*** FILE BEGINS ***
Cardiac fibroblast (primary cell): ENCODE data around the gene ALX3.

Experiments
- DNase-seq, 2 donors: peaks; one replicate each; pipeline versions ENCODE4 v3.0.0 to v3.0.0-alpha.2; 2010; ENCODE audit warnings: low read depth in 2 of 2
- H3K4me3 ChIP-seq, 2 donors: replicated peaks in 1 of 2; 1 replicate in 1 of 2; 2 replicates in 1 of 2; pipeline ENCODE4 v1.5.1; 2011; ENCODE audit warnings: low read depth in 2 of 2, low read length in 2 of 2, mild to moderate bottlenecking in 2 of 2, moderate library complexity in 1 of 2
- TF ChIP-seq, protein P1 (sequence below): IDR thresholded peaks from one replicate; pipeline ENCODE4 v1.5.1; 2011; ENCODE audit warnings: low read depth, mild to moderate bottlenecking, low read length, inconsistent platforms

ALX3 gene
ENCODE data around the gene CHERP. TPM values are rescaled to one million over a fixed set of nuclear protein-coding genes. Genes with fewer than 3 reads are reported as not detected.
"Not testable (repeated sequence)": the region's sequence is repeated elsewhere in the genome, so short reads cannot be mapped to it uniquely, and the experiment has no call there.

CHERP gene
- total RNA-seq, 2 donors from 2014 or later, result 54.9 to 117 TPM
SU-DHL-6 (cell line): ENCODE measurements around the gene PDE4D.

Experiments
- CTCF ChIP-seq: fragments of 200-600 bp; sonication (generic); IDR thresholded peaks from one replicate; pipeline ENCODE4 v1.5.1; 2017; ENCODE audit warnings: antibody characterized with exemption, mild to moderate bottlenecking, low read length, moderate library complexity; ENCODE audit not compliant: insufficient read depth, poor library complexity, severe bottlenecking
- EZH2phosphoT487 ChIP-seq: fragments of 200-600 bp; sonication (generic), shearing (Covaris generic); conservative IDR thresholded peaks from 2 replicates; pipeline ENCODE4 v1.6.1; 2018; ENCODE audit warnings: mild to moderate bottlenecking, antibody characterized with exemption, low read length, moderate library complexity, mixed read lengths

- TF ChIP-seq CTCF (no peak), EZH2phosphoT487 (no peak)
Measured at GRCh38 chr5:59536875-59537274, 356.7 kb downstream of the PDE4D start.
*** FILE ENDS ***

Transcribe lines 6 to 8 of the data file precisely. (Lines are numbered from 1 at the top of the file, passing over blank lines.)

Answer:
ALX3 gene
ENCODE data around the gene CHERP. TPM values are rescaled to one million over a fixed set of nuclear protein-coding genes. Genes with fewer than 3 reads are reported as not detected.
"Not testable (repeated sequence)": the region's sequence is repeated elsewhere in the genome, so short reads cannot be mapped to it uniquely, and the experiment has no call there.